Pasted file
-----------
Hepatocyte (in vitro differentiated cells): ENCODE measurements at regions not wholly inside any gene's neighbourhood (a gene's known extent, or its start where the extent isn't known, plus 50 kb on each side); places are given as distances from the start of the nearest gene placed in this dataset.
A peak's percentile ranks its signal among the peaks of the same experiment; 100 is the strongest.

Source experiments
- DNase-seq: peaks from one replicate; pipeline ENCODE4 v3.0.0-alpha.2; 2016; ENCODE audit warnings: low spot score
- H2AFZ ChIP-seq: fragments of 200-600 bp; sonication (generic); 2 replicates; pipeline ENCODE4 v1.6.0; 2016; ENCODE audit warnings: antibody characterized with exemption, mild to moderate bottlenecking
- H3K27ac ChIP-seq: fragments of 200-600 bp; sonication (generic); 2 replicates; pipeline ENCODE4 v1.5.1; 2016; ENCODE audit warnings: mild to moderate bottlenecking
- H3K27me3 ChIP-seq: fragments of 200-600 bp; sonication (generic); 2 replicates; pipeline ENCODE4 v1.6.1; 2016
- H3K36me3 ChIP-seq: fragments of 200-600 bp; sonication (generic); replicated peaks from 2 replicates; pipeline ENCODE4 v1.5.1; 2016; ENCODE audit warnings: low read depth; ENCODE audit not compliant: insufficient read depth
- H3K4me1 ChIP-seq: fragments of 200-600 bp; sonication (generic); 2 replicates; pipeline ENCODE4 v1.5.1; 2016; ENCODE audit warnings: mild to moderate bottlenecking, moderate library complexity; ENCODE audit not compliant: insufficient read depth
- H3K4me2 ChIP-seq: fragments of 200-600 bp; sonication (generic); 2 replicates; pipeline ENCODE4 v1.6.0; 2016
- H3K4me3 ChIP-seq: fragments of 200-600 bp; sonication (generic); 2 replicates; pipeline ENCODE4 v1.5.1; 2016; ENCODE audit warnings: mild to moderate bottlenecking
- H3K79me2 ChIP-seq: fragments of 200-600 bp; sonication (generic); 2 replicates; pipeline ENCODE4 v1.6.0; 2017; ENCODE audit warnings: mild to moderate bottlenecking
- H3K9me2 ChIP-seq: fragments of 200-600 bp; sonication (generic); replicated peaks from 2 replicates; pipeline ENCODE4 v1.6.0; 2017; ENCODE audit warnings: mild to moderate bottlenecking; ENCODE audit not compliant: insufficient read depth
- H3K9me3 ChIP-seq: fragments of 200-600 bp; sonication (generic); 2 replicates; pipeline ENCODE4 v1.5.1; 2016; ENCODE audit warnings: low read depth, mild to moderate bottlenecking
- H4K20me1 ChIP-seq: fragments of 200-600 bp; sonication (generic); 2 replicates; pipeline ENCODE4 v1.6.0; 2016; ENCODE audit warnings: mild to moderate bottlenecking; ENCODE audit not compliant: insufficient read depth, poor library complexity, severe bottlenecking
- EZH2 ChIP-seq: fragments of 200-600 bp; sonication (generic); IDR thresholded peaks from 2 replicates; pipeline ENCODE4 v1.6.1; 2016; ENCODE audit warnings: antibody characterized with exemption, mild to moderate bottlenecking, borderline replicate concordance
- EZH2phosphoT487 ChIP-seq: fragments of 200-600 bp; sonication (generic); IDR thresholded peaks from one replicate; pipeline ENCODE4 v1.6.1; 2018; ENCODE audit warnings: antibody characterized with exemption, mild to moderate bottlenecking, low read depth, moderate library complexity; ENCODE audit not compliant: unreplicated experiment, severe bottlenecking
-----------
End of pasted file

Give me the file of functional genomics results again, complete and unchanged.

Hepatocyte (in vitro differentiated cells): ENCODE measurements at regions not wholly inside any gene's neighbourhood (a gene's known extent, or its start where the extent isn't known, plus 50 kb on each side); places are given as distances from the start of the nearest gene placed in this dataset.
A peak's percentile ranks its signal among the peaks of the same experiment; 100 is the strongest.

Source experiments
- DNase-seq: peaks from one replicate; pipeline ENCODE4 v3.0.0-alpha.2; 2016; ENCODE audit warnings: low spot score
- H2AFZ ChIP-seq: fragments of 200-600 bp; sonication (generic); 2 replicates; pipeline ENCODE4 v1.6.0; 2016; ENCODE audit warnings: antibody characterized with exemption, mild to moderate bottlenecking
- H3K27ac ChIP-seq: fragments of 200-600 bp; sonication (generic); 2 replicates; pipeline ENCODE4 v1.5.1; 2016; ENCODE audit warnings: mild to moderate bottlenecking
- H3K27me3 ChIP-seq: fragments of 200-600 bp; sonication (generic); 2 replicates; pipeline ENCODE4 v1.6.1; 2016
- H3K36me3 ChIP-seq: fragments of 200-600 bp; sonication (generic); replicated peaks from 2 replicates; pipeline ENCODE4 v1.5.1; 2016; ENCODE audit warnings: low read depth; ENCODE audit not compliant: insufficient read depth
- H3K4me1 ChIP-seq: fragments of 200-600 bp; sonication (generic); 2 replicates; pipeline ENCODE4 v1.5.1; 2016; ENCODE audit warnings: mild to moderate bottlenecking, moderate library complexity; ENCODE audit not compliant: insufficient read depth
- H3K4me2 ChIP-seq: fragments of 200-600 bp; sonication (generic); 2 replicates; pipeline ENCODE4 v1.6.0; 2016
- H3K4me3 ChIP-seq: fragments of 200-600 bp; sonication (generic); 2 replicates; pipeline ENCODE4 v1.5.1; 2016; ENCODE audit warnings: mild to moderate bottlenecking
- H3K79me2 ChIP-seq: fragments of 200-600 bp; sonication (generic); 2 replicates; pipeline ENCODE4 v1.6.0; 2017; ENCODE audit warnings: mild to moderate bottlenecking
- H3K9me2 ChIP-seq: fragments of 200-600 bp; sonication (generic); replicated peaks from 2 replicates; pipeline ENCODE4 v1.6.0; 2017; ENCODE audit warnings: mild to moderate bottlenecking; ENCODE audit not compliant: insufficient read depth
- H3K9me3 ChIP-seq: fragments of 200-600 bp; sonication (generic); 2 replicates; pipeline ENCODE4 v1.5.1; 2016; ENCODE audit warnings: low read depth, mild to moderate bottlenecking
- H4K20me1 ChIP-seq: fragments of 200-600 bp; sonication (generic); 2 replicates; pipeline ENCODE4 v1.6.0; 2016; ENCODE audit warnings: mild to moderate bottlenecking; ENCODE audit not compliant: insufficient read depth, poor library complexity, severe bottlenecking
- EZH2 ChIP-seq: fragments of 200-600 bp; sonication (generic); IDR thresholded peaks from 2 replicates; pipeline ENCODE4 v1.6.1; 2016; ENCODE audit warnings: antibody characterized with exemption, mild to moderate bottlenecking, borderline replicate concordance
- EZH2phosphoT487 ChIP-seq: fragments of 200-600 bp; sonication (generic); IDR thresholded peaks from one replicate; pipeline ENCODE4 v1.6.1; 2018; ENCODE audit warnings: antibody characterized with exemption, mild to moderate bottlenecking, low read depth, moderate library complexity; ENCODE audit not compliant: unreplicated experiment, severe bottlenecking